Probing the even data lines, bits 0,1,2,3 and 6 and 7 were changing, but bits 4 and 5 were doing nothing. That points at the input buffer, as nothing is getting into the circuit. With a replacement 74LS244 at UB5, time to test the theory.
Success, also note the previous 'inconsistent CRC' messages are now missing and the empty sockets are correctly detected as empty. When testing the CRC, all bits should read high, but when something on the bus is misbehaving and writing to the databus when it shouldn't, some different values are read. In this case it seems the LS244 was causing some output on the databus when it wasn't meant to be. The border around the screen is meant to be a solid line, but the DIN PETs have a different character set, so don't have the line drawing characters.
The only thing left to do now was sort out those regulators and the damaged track. I have some of the right kind, but originally they were riveted to the heatsink. I could bolt them in, but let's do this properly. It's been a while since I riveted anything, but I still have a rivet gun somewhere.
These 7805s were particularly thick, so I had to get some longer rivets, to fit through the PCB, the heatsink and the regulator flange.
Not bad, I think I did OK there, seems to be making good mechanical and electrical contact, don't think they are going anywhere.
That's better, how it was meant to look, the original 7812 and the two new 7805s.
On the back, I scraped away a bit of the solder mask and flowed some solder onto the track where the scratch was. The rivets look nice and clean, I'm quite pleased with the way they turned out.
That's all back together, ready for testing. It chirped, and up came the ready prompt. It was a little tricky running test programs as the DIN keyboard layout is slightly different to the normal UK/US business keyboard, so it was a little trial and error on some of the punctuation symbols.
All looking good, loading programs from tape and IEEE-488 port, and running a BASIC memory test program. A bit more soak testing then it's on it's way back to it's owner.

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Sunday, 13 January 2019

Atari 400 S-Video output conversion

Following on from the Atari 400 composite video conversion I did recently, I was asked to do an S-Video version.
I suppose so, but I wouldn't recommend it unless you actually have an old CRT monitor with proper separate chrominance and luminance inputs. Many modern LCDs can make S-Video look worse that composite.
The circuitry inside the Atari 400 is similar to that in most other Atari 8 bit products, the signal is produced from separate sync, chrominance and a number of luminance outputs feeding a resistor ladder to generate different output levels.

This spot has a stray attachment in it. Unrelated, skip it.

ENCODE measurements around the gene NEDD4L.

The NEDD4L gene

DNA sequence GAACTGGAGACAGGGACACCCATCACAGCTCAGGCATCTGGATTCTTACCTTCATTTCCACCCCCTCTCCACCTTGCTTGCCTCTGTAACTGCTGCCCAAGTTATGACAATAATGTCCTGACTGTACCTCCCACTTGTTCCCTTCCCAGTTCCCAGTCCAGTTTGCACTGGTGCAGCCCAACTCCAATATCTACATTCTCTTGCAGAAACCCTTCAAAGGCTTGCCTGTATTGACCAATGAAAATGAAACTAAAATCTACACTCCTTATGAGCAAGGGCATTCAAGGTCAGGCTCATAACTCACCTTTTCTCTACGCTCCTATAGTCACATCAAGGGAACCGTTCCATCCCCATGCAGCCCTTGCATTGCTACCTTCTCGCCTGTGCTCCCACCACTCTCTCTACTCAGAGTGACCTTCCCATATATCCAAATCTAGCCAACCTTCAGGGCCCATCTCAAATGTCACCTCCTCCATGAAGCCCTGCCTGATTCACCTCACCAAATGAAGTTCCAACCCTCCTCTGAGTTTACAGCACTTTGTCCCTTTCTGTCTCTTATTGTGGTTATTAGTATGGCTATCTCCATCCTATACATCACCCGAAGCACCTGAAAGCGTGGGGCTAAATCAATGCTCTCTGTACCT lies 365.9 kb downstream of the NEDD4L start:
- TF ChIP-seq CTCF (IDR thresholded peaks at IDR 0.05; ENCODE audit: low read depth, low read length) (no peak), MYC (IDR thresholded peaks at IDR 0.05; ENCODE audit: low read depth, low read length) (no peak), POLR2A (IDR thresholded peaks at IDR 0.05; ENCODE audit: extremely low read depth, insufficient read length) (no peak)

The Atari 800 is a good reference at this point as it does actually have S-Video output from the same set of chips.
There is a lot going on with the Atari 800, so my plan was to replicate the parts necessary to generate the clean luminance and chrominance signals, but remove the circuitry which combines these to generate a composite signal, to reduce interference.
As with the composite video modification, the audio modulator oscillator transistor and variable inductor are removed to stop this interfering with the video signal. The conversion is a little more complicated, as the chrominance and luminance need to be split, then separately amplified.
To do that, I used two TFW8b.com video buffer boards, one for the luminance signal, and one for the chrominance. The ground and 5V lines are commoned, red and black for power and white for audio as usual. Yellow is used for luminance, and green for chrominance.
I stuck these boards to the inside of the internal metal shielding box. It's easy to connect to the mainboard from inside there, but there isn't an easy path to run the wires to the outside of the case.
To keep the Atari 400 modular, I had used connectors for the main board, and I thought the best option was to fit a 5 pin DIN socket to the side of the case to maintain the shielding but give a route for the output cables.
I went through a few variations on the circuit, trying to get a good S-video signal, and it ended up that the back of the DIN socket was a convenient place to add some extra bodge resistors.
That is a 75 ohm resistor in series with the luminance signal, and a potential divider with a 270 ohm and a 75 ohm to reduce the level of the chrominance signal.
The original plan was to use this to attach the final external cable, using a 5 pin DIN to 4 phono plug lead. Two for audio, one for chrominance and one for luminance, or possibly cutting off those two and fitting a 4 pin mini DIN plug for the SVideo. This ran out of the bottom of the case where the RF lead went. (I did consider making this the same pinout as the Atari 800, but decided the extra audio connection would be more useful).
I don't like to drill holes in cases, but was specifically asked to do so, rather than supplying a flying lead like that. I still used the pre-wired DIN lead, but now a little shorter than planned, to attach to the new 4 pin mini DIN S-Video socket and phono audio socket added to the case. The forth wire is not connected, that was a second audio jack, which is no longer required.